The 6-axis FANUC M-2000iA/2300 was delivered to the MTC’s Ansty Park facility earlier this year and is now fully operational. With a reach of 3.7m and vertical lifting stroke of 6.2m, it is the ideal solution for handling and palletising extremely heavy parts, such as automotive chassis and foundry workpieces, up to 2.3 tonnes in weight.
The recently installed model at the MTC is the first of its kind in the UK, making it the strongest fully-operational industrial robot in the country.
The model will play a vital role in the MTC’s ongoing work with the Construction Innovation Hub and will be used as part of research into large volumetric assembly within the construction industry. As well as adeptly handling ultra-heavy workpieces, thanks to its extensive reach, the robot can also be used for conventional crane, hoist and shuttle applications to increase output and eliminate potentially dangerous manual work.
Andy Armstrong, Sales & Marketing Manager at FANUC UK, comments: “The use of industrial robotics throughout the UK’s manufacturing sector is only set to increase, especially as more sectors realise the productivity and health and safety benefits they can offer.
“To date, the majority of industrial robots in the UK would fall into the small-to-medium-size category, performing functions such as pick-and-place, welding, and riveting, to name but a few. However, there is a huge opportunity across a number of vertical market sectors, such as the construction industry, for large robots with extremely heavy load capacities to be integrated into production applications; both de-risking operations and improving productivity in the process. We’re delighted that our M-2000iA/2300 robot is now up and running at the MTC, and would encourage anyone keen to see the UK’s strongest industrial robot in action to book a visit.”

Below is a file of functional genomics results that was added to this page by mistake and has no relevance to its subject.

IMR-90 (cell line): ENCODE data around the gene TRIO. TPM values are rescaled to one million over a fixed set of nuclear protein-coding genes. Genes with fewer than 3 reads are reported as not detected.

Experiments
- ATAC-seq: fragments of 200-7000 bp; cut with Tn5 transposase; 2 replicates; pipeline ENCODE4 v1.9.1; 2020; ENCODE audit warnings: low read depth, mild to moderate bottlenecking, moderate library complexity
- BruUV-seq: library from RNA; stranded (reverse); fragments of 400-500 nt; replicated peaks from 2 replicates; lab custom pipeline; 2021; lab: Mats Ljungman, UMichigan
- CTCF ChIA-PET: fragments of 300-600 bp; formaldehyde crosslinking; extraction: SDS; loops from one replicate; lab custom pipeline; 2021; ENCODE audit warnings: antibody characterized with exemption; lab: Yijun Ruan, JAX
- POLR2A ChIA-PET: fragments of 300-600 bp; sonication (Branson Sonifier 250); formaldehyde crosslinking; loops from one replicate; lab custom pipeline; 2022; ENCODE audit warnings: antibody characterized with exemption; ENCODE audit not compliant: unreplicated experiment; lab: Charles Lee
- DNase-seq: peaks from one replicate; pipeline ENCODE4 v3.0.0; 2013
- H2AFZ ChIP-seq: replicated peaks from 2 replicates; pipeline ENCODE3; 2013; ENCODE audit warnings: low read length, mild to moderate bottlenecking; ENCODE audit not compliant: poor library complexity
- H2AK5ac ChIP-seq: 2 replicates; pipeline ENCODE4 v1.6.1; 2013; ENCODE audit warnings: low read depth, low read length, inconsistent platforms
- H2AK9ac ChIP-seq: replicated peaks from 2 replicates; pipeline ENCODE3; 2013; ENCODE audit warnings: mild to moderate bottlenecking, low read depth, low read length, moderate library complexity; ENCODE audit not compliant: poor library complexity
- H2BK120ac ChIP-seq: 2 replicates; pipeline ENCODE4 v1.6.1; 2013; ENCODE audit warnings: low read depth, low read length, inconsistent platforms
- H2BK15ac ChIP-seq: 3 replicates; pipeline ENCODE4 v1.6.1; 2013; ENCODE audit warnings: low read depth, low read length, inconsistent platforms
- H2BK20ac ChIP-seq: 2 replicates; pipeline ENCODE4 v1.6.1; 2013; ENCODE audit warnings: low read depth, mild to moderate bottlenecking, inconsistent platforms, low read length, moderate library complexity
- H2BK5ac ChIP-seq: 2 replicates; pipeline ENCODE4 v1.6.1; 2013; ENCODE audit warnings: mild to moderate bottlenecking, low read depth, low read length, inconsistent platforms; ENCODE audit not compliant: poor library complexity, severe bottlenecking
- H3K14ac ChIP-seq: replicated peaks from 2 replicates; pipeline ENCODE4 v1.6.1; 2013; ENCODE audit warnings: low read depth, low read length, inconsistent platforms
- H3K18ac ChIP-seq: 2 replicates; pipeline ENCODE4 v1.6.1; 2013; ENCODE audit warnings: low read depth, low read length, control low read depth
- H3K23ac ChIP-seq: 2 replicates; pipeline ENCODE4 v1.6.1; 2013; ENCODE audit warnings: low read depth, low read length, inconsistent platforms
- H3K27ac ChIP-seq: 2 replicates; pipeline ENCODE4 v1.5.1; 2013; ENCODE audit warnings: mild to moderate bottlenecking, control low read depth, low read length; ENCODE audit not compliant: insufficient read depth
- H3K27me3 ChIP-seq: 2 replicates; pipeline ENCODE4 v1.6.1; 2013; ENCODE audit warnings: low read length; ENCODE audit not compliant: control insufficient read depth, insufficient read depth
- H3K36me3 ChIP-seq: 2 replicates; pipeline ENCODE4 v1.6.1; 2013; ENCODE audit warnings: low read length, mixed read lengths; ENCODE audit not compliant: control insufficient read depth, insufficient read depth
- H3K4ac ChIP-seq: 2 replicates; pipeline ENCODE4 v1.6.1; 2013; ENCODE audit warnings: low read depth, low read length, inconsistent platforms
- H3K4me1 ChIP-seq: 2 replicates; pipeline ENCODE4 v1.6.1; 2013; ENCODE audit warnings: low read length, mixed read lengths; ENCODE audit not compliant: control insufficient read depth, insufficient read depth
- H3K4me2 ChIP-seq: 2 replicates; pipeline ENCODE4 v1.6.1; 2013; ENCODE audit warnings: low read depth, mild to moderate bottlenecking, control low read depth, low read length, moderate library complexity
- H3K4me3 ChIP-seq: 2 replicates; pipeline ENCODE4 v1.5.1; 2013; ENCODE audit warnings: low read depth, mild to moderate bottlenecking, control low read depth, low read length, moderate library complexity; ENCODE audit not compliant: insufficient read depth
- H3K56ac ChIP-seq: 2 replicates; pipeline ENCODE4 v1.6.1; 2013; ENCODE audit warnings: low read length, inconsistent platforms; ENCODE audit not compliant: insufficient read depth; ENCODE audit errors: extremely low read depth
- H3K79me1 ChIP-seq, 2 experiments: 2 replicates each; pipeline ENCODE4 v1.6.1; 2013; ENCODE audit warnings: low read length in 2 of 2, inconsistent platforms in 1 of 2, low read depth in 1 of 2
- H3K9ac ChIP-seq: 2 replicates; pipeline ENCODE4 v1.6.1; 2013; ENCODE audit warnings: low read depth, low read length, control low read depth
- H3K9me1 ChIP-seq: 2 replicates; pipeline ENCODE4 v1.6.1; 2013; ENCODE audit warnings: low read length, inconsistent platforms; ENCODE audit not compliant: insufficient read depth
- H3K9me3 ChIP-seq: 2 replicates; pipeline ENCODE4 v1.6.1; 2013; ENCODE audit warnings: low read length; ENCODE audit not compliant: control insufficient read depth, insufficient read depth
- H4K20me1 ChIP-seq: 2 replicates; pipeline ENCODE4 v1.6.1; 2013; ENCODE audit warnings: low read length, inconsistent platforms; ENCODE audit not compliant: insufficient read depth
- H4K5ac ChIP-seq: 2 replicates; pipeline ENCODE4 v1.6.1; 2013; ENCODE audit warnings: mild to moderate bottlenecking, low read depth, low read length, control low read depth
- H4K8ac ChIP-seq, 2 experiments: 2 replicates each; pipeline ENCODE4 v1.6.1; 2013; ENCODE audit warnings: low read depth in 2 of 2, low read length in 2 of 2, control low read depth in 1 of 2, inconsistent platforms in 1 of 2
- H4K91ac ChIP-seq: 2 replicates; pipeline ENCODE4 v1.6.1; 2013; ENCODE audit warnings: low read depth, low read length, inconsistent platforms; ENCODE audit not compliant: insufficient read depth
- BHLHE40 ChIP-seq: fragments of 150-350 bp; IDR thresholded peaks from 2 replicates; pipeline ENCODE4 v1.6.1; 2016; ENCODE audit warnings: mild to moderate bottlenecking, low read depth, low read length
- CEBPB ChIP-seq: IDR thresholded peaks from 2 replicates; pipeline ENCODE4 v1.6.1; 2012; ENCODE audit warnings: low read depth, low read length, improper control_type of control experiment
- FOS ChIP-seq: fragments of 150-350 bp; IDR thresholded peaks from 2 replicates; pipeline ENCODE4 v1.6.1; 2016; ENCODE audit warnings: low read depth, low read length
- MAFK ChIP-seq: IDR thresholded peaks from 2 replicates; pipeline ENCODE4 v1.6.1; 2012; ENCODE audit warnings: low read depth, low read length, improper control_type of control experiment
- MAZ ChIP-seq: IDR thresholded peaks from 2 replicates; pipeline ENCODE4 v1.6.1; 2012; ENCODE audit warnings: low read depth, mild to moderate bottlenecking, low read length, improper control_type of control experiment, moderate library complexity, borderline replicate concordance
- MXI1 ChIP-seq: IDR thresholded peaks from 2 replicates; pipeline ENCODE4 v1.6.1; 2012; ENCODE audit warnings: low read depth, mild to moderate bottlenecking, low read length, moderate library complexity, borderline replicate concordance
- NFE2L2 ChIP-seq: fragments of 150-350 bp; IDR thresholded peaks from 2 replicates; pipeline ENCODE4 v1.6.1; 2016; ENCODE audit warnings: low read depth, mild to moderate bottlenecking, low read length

Jeremy Hadall, Chief Engineer for Intelligent Automation at the MTC, adds: “The FANUC robot will play a major role in the MTC’s work, and in particular in its projects to revolutionise the construction industry. This machine, as well as being very large and very strong, is much faster and more flexible than a traditional crane or hoist. It will be a significant asset in our work on large volumetric assembly in the construction sector.”